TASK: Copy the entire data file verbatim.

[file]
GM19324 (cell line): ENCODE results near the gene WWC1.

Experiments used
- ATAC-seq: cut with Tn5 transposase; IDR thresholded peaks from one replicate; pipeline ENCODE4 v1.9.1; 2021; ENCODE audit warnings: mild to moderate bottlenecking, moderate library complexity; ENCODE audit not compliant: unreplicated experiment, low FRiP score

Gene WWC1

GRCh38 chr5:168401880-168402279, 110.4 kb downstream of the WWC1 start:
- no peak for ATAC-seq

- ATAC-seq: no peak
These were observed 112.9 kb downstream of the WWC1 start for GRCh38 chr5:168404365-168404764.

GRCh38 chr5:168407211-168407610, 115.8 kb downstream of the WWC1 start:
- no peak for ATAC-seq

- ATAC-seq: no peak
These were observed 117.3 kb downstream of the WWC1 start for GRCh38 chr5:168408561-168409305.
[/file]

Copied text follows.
GM19324 (cell line): ENCODE results near the gene WWC1.

Experiments used
- ATAC-seq: cut with Tn5 transposase; IDR thresholded peaks from one replicate; pipeline ENCODE4 v1.9.1; 2021; ENCODE audit warnings: mild to moderate bottlenecking, moderate library complexity; ENCODE audit not compliant: unreplicated experiment, low FRiP score

Gene WWC1

GRCh38 chr5:168401880-168402279, 110.4 kb downstream of the WWC1 start:
- no peak for ATAC-seq

- ATAC-seq: no peak
These were observed 112.9 kb downstream of the WWC1 start for GRCh38 chr5:168404365-168404764.

GRCh38 chr5:168407211-168407610, 115.8 kb downstream of the WWC1 start:
- no peak for ATAC-seq

- ATAC-seq: no peak
These were observed 117.3 kb downstream of the WWC1 start for GRCh38 chr5:168408561-168409305.